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Victoria Falls and Chobe National Park
|Frequently Asked Questions |
With such a rich and varied itinerary and so many aspects to touring Zimbabwe and Botswana, it's easy to feel overwhelmed and unsure about where to start preparing for your Victoria Falls and Chobe National Park tour. We are here to help. Below, you'll find some useful information you'll need as you get ready for your African adventure.
Zimbabwe and Botswana are 2 hours ahead of Greenwich Mean Time year-round, which equates to 7 hours ahead of Eastern Standard Time in the U.S. When it's noon in Victoria Falls and Kasane, it's 2 a.m. in San Francisco and 5 a.m. in New York.
There are many beautiful things to bring back from Zimbabwe and Botswana, so make sure you have space left in your suitcase. There are no luggage restrictions on this tour, beyond South African Airlines' restrictions of the maximum of 44lbs for checked luggage and the maximum of 15lbs for carry-on luggage. If your luggage exceeds these limitations, you will be responsible for paying the overweight luggage fees. Packing light is always a good idea, so you should pack smart: loose cotton clothing, especially long pants and long sleeve tops, will afford both comfort and protection from mosquitoes. You do not need any formal clothing for this trip. For the time spent on the safari, you should bring dark or neutral (green, khaki, sand) colored clothing, as white and bright colors could potentially make the animals stay away. Of course, comfortable walking shoes are a must, as well as a sun hat to protect your head from the unforgiving African sun. While touring the Victoria Falls, you will get wet. While rain ponchos are provided, please make sure to bring non-slippery shoes which will dry fast. You should also bring insect repellent, a pair of binoculars, swimsuit, sunglasses and sunscreen, as well as a backup pair of glasses if you wear contacts and want to avoid the dust. Bring any prescription or special medication with you, as pharmacies may not have exactly what you're prescribed. Both the hotel in Johannesburg and the safari lodges come equipped with hair dryers. They also have electricity adapters, but to save the hassle of going to reception and paying a deposit, bring your own.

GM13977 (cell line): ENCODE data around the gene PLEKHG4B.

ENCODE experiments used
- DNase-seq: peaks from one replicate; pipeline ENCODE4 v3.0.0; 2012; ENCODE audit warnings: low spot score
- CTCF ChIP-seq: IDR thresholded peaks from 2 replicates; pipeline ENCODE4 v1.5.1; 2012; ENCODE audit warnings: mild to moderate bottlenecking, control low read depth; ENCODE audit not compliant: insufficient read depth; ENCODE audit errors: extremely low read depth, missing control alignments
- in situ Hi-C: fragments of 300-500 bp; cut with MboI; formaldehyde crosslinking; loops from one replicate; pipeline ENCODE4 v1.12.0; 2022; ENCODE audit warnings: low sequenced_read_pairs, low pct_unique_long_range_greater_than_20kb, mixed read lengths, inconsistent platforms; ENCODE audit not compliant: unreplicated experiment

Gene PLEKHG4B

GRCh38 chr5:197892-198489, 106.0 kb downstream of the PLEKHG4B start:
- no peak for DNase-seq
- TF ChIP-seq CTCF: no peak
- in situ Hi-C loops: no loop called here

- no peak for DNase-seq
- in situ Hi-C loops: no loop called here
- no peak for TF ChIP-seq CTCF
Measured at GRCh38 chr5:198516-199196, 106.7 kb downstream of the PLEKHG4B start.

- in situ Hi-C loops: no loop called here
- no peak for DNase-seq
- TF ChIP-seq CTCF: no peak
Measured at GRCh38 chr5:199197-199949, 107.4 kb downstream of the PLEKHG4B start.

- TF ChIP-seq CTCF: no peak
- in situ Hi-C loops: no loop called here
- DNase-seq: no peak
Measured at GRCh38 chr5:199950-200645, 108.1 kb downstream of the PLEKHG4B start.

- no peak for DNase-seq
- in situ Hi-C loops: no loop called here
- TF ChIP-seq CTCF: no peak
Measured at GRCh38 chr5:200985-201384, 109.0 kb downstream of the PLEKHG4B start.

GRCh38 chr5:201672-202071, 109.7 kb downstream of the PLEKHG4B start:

Visitors to Zimbabwe and Botswana require a current passport, valid for at least 6 months from the date of departure and with a minimum of two blank visa pages facing each other for Zimbabwe, and three blank pages facing each other for Botswana. A visa is necessary to enter Zimbabwe, and it is best obtained on entering Zimbabwe. Citizens of the US, Canada and Australia must pay $30US in cash with clean, not torn bills issued after 2004. You will also be required to pay the Airport Departure Tax of $25US at the time of entry. The cost of the Zimbabwean visa and Departure Tax is not included in the tour cost. Citizens of the US, Canada and Australia do not require a visa to enter Botswana. The tour starts in South Africa, and upon entering South Africa, you will automatically be given a free entry permit sticker. Before traveling abroad it's a good idea to make two photocopies of your passport, your driver's license and your credit cards. Leave one copy at home with a trusted person and another in your suitcase.
Travel insurance will also be required for entry, so please ensure you purchase a policy prior to departure.
|ARRIVAL AND DEPARTURE INFORMATION |
This tour starts and ends in Johannesburg (airport code JNB).